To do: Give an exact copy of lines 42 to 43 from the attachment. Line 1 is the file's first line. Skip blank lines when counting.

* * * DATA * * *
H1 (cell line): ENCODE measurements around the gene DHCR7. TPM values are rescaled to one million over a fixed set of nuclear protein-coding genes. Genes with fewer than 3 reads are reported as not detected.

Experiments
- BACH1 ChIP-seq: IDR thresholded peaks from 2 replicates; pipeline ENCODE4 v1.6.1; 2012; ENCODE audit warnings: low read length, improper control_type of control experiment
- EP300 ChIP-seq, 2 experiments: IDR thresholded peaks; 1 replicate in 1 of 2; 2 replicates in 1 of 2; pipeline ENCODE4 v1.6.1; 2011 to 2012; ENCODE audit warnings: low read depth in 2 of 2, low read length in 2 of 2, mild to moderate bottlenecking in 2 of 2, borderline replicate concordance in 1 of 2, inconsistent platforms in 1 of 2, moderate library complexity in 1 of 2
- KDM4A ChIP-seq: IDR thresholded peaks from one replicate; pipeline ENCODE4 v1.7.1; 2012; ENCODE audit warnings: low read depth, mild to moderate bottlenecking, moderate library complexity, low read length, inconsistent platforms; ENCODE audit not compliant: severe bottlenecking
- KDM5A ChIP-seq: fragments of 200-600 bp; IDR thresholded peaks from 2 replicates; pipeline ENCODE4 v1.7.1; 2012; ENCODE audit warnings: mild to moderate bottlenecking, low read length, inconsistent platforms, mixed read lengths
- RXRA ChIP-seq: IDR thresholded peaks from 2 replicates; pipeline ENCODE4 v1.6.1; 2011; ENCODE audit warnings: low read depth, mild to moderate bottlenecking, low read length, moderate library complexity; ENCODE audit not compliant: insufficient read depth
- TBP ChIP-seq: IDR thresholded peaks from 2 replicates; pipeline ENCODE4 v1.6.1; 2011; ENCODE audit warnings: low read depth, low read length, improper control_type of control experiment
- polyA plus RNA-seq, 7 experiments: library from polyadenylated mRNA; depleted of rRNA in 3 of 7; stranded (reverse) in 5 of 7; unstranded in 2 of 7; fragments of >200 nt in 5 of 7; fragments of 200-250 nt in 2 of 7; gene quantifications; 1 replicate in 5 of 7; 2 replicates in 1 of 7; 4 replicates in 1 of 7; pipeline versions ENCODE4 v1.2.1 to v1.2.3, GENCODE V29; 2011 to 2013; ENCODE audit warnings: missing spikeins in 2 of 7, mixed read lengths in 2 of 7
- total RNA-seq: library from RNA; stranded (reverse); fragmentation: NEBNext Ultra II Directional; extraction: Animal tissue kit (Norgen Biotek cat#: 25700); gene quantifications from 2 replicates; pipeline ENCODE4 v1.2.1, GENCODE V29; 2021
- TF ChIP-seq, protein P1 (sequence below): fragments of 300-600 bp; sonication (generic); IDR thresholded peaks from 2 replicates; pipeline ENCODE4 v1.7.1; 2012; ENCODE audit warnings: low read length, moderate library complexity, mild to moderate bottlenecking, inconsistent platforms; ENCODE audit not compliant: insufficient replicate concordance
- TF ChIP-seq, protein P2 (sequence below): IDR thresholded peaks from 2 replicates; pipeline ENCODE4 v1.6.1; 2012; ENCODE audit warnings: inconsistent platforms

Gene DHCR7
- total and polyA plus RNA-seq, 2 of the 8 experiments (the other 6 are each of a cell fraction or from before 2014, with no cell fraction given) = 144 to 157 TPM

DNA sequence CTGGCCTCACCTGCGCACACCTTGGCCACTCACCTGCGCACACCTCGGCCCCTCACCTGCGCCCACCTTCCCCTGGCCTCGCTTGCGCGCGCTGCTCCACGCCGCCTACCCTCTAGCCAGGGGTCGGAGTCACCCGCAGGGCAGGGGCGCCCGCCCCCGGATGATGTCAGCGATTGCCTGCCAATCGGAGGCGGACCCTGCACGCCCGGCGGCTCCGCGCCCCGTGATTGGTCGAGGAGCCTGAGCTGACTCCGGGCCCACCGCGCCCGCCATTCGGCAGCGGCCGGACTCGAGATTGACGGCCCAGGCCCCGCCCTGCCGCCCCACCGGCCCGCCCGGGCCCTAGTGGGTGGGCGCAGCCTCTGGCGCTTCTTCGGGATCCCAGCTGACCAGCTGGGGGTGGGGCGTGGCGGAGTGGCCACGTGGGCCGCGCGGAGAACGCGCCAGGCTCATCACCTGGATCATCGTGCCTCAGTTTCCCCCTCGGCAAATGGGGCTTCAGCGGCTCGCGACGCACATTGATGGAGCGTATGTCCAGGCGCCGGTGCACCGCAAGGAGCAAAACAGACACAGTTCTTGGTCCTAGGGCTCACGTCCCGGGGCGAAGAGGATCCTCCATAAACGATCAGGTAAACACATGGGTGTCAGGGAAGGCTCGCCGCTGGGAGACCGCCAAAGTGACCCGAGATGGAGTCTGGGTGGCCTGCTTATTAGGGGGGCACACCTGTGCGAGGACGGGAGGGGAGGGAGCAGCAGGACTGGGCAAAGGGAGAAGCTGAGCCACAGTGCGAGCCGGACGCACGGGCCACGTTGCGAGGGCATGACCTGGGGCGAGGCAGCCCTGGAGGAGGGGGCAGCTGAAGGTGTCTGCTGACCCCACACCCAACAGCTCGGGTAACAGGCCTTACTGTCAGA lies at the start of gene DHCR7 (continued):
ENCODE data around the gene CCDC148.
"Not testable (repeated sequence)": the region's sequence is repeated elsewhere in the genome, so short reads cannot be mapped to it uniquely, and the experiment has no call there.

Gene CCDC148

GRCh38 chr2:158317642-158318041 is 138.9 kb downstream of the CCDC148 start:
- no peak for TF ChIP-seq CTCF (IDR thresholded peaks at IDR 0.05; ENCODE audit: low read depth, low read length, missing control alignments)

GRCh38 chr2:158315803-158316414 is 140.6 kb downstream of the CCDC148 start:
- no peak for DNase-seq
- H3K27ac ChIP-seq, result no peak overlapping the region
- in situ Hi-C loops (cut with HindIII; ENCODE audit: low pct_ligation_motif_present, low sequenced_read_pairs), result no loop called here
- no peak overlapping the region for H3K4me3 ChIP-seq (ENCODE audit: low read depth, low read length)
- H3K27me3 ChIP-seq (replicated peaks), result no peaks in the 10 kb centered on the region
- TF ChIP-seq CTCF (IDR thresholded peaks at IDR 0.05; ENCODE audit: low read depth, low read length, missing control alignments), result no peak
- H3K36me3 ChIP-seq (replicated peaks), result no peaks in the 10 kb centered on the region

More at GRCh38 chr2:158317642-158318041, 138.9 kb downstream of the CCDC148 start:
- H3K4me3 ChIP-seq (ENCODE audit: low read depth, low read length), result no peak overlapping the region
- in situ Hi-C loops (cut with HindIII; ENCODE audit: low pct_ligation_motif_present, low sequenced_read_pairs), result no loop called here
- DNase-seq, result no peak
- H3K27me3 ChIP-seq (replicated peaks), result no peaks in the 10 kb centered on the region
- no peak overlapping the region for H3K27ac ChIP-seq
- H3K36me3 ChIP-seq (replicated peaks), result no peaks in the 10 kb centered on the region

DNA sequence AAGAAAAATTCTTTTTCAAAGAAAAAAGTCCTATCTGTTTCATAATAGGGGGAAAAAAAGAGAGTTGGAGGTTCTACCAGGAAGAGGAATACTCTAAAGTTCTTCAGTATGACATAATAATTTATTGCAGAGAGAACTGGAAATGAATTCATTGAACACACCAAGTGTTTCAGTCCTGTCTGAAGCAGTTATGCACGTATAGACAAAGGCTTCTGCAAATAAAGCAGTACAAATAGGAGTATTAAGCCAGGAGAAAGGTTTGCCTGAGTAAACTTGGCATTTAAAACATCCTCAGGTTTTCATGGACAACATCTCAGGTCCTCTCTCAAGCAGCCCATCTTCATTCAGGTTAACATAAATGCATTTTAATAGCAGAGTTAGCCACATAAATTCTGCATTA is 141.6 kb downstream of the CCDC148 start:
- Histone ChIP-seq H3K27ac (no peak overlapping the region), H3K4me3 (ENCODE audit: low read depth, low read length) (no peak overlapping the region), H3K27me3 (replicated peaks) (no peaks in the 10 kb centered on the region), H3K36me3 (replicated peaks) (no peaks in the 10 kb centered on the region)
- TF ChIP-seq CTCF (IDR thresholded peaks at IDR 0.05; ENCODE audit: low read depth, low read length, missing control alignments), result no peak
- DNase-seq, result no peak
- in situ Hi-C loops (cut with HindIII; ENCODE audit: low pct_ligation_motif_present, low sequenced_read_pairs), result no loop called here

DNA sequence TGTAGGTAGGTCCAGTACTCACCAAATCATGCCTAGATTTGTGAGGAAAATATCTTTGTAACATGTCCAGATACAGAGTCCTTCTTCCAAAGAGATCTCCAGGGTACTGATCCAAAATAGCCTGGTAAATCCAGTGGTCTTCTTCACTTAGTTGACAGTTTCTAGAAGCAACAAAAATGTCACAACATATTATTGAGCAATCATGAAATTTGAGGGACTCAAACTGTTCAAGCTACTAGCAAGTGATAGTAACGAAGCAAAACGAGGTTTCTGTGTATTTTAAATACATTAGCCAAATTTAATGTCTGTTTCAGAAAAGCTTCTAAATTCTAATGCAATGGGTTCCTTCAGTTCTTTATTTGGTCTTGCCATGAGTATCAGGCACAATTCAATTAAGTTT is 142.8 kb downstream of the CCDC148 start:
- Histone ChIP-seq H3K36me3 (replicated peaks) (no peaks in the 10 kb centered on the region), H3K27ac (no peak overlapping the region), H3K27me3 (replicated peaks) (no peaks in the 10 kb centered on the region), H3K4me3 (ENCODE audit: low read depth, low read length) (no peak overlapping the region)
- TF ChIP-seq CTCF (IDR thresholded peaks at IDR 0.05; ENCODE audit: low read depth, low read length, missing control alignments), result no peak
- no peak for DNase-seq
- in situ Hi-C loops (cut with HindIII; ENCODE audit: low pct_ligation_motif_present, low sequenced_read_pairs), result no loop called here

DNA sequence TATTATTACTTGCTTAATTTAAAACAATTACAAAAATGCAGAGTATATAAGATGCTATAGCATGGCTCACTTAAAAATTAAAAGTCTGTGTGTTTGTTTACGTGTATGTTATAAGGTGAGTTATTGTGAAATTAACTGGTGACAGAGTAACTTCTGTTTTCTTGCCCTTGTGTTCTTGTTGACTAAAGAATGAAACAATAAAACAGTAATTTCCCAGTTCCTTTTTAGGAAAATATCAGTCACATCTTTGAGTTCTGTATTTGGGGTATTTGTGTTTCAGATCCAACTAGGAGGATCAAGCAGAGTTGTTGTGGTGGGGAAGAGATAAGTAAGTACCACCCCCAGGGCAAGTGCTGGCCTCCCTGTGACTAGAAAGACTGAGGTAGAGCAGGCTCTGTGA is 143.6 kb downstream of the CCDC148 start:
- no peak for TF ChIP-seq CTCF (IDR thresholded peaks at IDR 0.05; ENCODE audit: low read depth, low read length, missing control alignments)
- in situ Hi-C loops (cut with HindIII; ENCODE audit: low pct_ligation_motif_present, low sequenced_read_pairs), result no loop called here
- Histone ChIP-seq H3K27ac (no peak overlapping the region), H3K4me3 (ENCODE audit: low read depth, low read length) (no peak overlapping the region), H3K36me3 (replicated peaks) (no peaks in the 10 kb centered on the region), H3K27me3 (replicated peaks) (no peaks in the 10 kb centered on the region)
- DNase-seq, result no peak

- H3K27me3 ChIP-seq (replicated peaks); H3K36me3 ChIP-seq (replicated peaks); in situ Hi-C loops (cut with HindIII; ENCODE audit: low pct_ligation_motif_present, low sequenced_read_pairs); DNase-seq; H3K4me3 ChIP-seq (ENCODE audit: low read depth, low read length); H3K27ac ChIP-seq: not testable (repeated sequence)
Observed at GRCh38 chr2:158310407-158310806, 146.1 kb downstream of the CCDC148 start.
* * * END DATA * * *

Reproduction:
- Histone ChIP-seq H3K36me3 (replicated peaks) (no peaks in the 10 kb centered on the region), H3K27ac (no peak overlapping the region), H3K27me3 (replicated peaks) (no peaks in the 10 kb centered on the region), H3K4me3 (ENCODE audit: low read depth, low read length) (no peak overlapping the region)
- TF ChIP-seq CTCF (IDR thresholded peaks at IDR 0.05; ENCODE audit: low read depth, low read length, missing control alignments), result no peak